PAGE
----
At least eight Licensed Finance Companies (LFCs) have to fulfil their Rs 1.5 billion minimum capital requirements by 1 January, a deadline imposed by the Central Bank of Sri Lanka (CBSL), CBSL officials told Ceylon FT.
“Those companies whose core capital and total risk-weighted capital ratios were below the minimum-required levels due to weak financial positions were required to take measures to rectify these issues. However, we have already given an extended time frame for a few companies and the remaining companies will settle their minimum capital requirement within the coming days,” they said. According to CBSL’s latest published data, Sri Lanka’s Licensed Finance Companies’ (LFCs) and Specialized Leasing Companies’ (SLCs) sector performance slowed further during the first eight months of this year, mainly due to high interest rates, moderate economic growth and natural calamities.
Although capital and liquidity of the LFC and SLC sectors were at satisfactory levels, asset quality and profits witnessed a decline.
The sector total regulatory capital levels improved by Rs 13.6 billion in August 2018, compared to the figures reported at end-2017, mainly due to the enhancement of the minimum capital requirement by the CBSL to Rs 1 billion from 01 January 2018, Rs 1.5 billion by 01 January 2019, Rs 2.0 billion by 01 January 2020 and Rs 2.5 billion by 01 January 2021.
The sectors’ core capital and total risk weighted capital ratios decreased to 9.6 per cent and 11.1 per cent, respectively, at end-August 2018 from the reported levels of 12.4 per cent and 13.1 per cent, respectively, at end-2017.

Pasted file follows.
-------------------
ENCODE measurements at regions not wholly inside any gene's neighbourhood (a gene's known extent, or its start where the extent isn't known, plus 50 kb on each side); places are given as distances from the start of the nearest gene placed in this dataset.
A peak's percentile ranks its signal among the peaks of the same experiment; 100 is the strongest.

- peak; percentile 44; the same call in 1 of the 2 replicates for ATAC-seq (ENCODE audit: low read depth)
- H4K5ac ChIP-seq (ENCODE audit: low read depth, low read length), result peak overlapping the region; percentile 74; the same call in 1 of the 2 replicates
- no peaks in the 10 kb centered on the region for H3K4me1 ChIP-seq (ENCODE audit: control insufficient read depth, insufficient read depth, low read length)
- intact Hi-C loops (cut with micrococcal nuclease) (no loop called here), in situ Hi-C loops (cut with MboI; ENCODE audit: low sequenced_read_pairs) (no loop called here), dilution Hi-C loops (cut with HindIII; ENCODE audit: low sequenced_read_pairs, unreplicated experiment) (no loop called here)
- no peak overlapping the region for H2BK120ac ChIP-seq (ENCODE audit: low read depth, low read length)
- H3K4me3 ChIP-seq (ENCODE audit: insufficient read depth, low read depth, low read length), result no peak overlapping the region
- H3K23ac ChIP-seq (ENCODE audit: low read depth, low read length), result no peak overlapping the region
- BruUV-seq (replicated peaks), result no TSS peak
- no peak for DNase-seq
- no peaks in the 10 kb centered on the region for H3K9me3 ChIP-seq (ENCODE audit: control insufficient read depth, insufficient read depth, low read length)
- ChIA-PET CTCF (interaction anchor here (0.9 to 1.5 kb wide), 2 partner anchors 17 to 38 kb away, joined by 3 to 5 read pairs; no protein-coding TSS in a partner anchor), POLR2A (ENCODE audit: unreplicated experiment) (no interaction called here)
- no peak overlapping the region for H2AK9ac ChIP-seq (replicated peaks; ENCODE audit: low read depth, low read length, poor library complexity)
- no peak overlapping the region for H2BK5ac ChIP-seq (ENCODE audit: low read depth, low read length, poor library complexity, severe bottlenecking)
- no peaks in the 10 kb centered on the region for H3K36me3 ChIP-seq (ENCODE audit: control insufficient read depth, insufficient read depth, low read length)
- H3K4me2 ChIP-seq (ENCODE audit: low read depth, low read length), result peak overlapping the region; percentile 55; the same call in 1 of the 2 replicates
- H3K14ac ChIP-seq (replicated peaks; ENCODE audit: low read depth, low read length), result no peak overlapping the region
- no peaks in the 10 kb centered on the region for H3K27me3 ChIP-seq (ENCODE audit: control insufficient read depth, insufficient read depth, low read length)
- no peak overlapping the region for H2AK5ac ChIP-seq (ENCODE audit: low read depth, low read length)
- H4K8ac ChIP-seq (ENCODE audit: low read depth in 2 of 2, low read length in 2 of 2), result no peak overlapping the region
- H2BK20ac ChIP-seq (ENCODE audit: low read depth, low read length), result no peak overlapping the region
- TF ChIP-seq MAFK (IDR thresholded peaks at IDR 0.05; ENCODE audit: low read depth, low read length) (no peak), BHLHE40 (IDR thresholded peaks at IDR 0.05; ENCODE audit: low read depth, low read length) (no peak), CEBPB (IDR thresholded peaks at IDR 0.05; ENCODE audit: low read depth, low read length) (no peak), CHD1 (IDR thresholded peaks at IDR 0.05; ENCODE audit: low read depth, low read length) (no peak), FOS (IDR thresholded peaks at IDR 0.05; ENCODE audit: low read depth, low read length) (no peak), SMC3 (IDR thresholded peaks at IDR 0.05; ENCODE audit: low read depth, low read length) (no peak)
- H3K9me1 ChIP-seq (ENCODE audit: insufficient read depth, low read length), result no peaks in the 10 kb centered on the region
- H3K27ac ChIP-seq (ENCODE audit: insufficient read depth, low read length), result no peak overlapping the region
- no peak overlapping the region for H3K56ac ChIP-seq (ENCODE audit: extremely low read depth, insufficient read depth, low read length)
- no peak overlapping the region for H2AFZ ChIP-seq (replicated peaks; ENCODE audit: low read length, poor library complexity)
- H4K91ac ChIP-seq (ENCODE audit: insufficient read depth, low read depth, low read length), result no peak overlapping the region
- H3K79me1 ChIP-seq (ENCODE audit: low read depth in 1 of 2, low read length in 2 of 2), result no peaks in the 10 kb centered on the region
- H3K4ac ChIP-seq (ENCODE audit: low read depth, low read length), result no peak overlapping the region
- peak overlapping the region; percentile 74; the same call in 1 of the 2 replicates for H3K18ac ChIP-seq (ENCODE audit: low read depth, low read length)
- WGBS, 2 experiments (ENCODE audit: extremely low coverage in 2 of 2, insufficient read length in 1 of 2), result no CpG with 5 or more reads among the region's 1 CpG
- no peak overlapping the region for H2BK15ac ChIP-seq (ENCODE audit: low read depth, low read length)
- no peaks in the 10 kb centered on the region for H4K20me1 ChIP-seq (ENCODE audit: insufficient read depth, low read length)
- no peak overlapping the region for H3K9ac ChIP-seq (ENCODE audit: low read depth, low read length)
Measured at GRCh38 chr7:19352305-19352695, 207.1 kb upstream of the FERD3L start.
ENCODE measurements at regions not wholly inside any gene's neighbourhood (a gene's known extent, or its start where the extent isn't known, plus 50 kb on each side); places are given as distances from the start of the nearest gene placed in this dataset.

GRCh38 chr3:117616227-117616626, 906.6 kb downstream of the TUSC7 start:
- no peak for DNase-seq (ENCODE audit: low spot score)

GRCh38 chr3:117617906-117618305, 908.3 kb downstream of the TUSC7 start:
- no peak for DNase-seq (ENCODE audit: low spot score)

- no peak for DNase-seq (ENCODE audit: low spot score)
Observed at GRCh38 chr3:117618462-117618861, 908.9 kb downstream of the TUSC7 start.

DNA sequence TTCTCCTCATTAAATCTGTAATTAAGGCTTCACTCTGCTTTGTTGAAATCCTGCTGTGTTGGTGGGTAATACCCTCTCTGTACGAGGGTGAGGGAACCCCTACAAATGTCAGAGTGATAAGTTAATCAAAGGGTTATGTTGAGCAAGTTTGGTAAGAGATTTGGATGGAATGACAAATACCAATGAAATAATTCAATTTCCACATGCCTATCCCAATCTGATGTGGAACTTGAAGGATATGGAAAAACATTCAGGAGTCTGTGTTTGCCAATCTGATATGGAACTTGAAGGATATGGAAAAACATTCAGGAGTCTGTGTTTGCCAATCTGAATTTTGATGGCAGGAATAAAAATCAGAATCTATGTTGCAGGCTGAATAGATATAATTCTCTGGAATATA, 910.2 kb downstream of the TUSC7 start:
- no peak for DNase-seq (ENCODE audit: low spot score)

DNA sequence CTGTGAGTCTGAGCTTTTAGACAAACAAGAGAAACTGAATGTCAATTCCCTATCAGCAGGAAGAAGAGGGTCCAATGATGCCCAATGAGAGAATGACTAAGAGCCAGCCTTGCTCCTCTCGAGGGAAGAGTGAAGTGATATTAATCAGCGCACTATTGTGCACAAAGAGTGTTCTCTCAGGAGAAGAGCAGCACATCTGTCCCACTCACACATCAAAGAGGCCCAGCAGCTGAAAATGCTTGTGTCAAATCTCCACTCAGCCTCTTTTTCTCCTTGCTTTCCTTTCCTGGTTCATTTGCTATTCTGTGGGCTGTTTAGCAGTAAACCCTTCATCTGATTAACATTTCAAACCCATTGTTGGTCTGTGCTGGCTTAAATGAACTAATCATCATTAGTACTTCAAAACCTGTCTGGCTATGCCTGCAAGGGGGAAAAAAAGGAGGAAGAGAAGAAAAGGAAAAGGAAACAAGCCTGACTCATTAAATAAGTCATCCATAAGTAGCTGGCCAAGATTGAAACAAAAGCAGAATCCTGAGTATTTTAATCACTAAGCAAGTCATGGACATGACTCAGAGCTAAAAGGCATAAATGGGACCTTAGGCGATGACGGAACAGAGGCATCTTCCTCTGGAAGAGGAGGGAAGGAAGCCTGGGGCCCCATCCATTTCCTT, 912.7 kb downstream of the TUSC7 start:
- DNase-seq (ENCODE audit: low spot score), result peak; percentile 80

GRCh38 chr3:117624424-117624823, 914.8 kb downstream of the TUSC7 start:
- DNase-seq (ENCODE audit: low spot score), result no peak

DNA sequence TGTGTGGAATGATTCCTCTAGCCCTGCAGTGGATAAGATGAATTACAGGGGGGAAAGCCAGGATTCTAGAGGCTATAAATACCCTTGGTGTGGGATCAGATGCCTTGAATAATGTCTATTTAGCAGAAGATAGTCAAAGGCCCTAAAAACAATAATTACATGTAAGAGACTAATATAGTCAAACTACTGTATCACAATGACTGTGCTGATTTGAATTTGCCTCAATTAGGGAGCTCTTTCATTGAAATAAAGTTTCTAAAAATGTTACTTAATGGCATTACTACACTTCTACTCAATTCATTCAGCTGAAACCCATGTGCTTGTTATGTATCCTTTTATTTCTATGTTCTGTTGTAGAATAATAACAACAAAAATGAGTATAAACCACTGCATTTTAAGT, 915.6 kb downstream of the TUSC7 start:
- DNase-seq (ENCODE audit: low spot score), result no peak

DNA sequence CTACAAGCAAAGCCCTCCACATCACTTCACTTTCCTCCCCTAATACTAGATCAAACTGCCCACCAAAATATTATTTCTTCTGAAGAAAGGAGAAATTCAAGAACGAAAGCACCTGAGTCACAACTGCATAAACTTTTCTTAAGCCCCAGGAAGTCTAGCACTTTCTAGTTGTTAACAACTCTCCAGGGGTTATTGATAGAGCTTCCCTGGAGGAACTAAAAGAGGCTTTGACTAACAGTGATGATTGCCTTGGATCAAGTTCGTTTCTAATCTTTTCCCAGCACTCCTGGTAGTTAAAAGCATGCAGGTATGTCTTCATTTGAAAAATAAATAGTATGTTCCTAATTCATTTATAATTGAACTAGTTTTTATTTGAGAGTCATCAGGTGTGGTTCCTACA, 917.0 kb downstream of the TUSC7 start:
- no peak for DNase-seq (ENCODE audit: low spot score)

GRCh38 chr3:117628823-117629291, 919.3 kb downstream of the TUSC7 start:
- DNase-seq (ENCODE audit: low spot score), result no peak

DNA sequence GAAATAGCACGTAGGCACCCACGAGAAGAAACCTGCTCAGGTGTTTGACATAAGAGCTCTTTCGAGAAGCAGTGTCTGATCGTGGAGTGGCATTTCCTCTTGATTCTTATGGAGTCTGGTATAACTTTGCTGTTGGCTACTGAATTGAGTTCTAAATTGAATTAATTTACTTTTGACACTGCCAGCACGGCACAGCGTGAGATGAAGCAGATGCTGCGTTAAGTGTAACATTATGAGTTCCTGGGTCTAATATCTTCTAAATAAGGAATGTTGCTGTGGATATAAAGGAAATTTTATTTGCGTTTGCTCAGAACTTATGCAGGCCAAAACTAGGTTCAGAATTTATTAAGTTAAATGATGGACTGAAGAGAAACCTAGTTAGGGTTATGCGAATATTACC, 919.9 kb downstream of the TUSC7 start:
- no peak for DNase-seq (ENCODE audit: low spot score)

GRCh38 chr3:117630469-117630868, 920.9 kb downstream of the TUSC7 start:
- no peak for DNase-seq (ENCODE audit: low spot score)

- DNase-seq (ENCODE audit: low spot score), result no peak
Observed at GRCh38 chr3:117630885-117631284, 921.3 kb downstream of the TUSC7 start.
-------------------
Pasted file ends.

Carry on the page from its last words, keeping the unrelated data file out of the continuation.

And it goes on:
The sectors’ gross Non-Performing Loan (NPL) ratio increased to 6.9 per cent by end-August 2018 from 5.9 per cent reported at end-2017 mainly due to flood, country-wide drought and the slowdown in economic activity.
This is the highest NPL ratio recorded since February 2015. The CBSL expects that NPLs will increase further due to extreme weather conditions and spillover effects of the Debt Relief Programme that was launched by the Ministry of Finance and Mass Media in August 2018.
Profits of the LFC and SLC sectors slipped to Rs 15.5 billion during the first eight months of 2018, compared to the profit of Rs 17.6 billion in the corresponding period of 2017, as a result of the increased funding cost and increase in loan loss provisions.
The annualized return on assets (ROA) and return on equity (ROE) ratios were at 2.8 per cent and 12.9 per cent respectively, by end-August 2018, compared to 3.0 per cent and 14.9 per cent, respectively, in the corresponding period of 2017.
Several remedial measures have been taken by the CBSL to revive certain weak finance companies in this sector, while initiatives have also been taken for the resolution of insolvent companies.
The LFCs and SLCs sector represents approximately 8.0% of assets of the Sri Lankan financial system and consists of 43 LFCs and 5 SLCs with a network of 1,355 branches.
The sector recorded a growth of 3.8 per cent (Rs 51.4 billion) during the first eight months of 2018 reaching Rs 1, 406.7 billion, compared to 7.8 per cent growth reported in the corresponding period of 2017.
“This was mainly as a result of low credit growth, decrease in the investment portfolio due to substantial sale of assets by a distressed LFC and a decline in liquid assets,” CBSL stated.
Total liquid assets of the sector stood at Rs 110.9 billion at August 2018 with a surplus liquidity of Rs 21.7 billion against the stipulated minimum requirement of Rs 89.2 billion.
The expansion of total assets slowed down, recording a growth of 3.8 per cent (Rs 51.4 billion) during the first eight months of 2018, reaching Rs 1. 406.7 billion, compared to 7.8 per cent growth reported in the corresponding period of 2017.
“This was mainly as a result of low credit growth, decrease in the investment portfolio due to substantial sale of assets by a distressed LFC, and a decline in liquid assets,” CBSL stated.
Credit provided by the LFCs and SLCs sector marginally grew by 6.4 per cent (Rs 67.9 billion) to Rs 1,125.0 billion in the first eight months of 2018 compared to the growth of 5.9 per cent in the corresponding period of 2017.